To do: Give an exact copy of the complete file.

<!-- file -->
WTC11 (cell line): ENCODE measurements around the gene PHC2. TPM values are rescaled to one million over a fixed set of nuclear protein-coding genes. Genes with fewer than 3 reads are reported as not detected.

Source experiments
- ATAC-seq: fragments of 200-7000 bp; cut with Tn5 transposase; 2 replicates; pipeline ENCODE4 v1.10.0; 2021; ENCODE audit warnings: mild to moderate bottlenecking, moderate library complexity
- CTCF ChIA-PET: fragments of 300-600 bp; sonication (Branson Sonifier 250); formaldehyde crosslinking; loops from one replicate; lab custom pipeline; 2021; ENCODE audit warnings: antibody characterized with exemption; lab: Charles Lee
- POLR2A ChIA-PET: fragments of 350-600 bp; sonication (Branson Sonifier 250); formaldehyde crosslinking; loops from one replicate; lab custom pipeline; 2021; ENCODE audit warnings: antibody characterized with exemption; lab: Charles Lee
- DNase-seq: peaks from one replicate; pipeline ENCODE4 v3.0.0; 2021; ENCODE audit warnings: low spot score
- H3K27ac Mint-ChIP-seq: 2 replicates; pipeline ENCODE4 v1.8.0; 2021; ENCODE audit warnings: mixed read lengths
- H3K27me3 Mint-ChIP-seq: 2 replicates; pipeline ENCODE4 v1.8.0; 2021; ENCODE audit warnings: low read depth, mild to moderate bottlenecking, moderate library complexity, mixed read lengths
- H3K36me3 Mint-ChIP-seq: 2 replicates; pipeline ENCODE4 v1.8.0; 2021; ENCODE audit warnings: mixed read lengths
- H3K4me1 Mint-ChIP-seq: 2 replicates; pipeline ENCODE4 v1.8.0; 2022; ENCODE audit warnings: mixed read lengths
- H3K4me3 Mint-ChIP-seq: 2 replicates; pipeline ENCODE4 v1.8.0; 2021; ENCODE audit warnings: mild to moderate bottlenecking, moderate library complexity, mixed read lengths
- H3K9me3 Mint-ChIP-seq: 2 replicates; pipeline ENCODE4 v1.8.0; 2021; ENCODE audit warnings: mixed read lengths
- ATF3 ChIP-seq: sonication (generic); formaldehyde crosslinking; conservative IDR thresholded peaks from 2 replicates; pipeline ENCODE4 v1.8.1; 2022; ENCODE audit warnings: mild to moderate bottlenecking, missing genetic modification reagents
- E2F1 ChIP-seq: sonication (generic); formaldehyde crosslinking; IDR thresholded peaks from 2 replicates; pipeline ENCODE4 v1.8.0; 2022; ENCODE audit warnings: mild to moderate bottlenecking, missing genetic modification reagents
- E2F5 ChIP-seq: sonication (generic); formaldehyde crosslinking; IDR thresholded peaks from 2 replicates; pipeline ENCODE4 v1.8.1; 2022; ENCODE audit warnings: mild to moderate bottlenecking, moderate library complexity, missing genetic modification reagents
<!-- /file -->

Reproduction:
WTC11 (cell line): ENCODE measurements around the gene PHC2. TPM values are rescaled to one million over a fixed set of nuclear protein-coding genes. Genes with fewer than 3 reads are reported as not detected.

Source experiments
- ATAC-seq: fragments of 200-7000 bp; cut with Tn5 transposase; 2 replicates; pipeline ENCODE4 v1.10.0; 2021; ENCODE audit warnings: mild to moderate bottlenecking, moderate library complexity
- CTCF ChIA-PET: fragments of 300-600 bp; sonication (Branson Sonifier 250); formaldehyde crosslinking; loops from one replicate; lab custom pipeline; 2021; ENCODE audit warnings: antibody characterized with exemption; lab: Charles Lee
- POLR2A ChIA-PET: fragments of 350-600 bp; sonication (Branson Sonifier 250); formaldehyde crosslinking; loops from one replicate; lab custom pipeline; 2021; ENCODE audit warnings: antibody characterized with exemption; lab: Charles Lee
- DNase-seq: peaks from one replicate; pipeline ENCODE4 v3.0.0; 2021; ENCODE audit warnings: low spot score
- H3K27ac Mint-ChIP-seq: 2 replicates; pipeline ENCODE4 v1.8.0; 2021; ENCODE audit warnings: mixed read lengths
- H3K27me3 Mint-ChIP-seq: 2 replicates; pipeline ENCODE4 v1.8.0; 2021; ENCODE audit warnings: low read depth, mild to moderate bottlenecking, moderate library complexity, mixed read lengths
- H3K36me3 Mint-ChIP-seq: 2 replicates; pipeline ENCODE4 v1.8.0; 2021; ENCODE audit warnings: mixed read lengths
- H3K4me1 Mint-ChIP-seq: 2 replicates; pipeline ENCODE4 v1.8.0; 2022; ENCODE audit warnings: mixed read lengths
- H3K4me3 Mint-ChIP-seq: 2 replicates; pipeline ENCODE4 v1.8.0; 2021; ENCODE audit warnings: mild to moderate bottlenecking, moderate library complexity, mixed read lengths
- H3K9me3 Mint-ChIP-seq: 2 replicates; pipeline ENCODE4 v1.8.0; 2021; ENCODE audit warnings: mixed read lengths
- ATF3 ChIP-seq: sonication (generic); formaldehyde crosslinking; conservative IDR thresholded peaks from 2 replicates; pipeline ENCODE4 v1.8.1; 2022; ENCODE audit warnings: mild to moderate bottlenecking, missing genetic modification reagents
- E2F1 ChIP-seq: sonication (generic); formaldehyde crosslinking; IDR thresholded peaks from 2 replicates; pipeline ENCODE4 v1.8.0; 2022; ENCODE audit warnings: mild to moderate bottlenecking, missing genetic modification reagents
- E2F5 ChIP-seq: sonication (generic); formaldehyde crosslinking; IDR thresholded peaks from 2 replicates; pipeline ENCODE4 v1.8.1; 2022; ENCODE audit warnings: mild to moderate bottlenecking, moderate library complexity, missing genetic modification reagents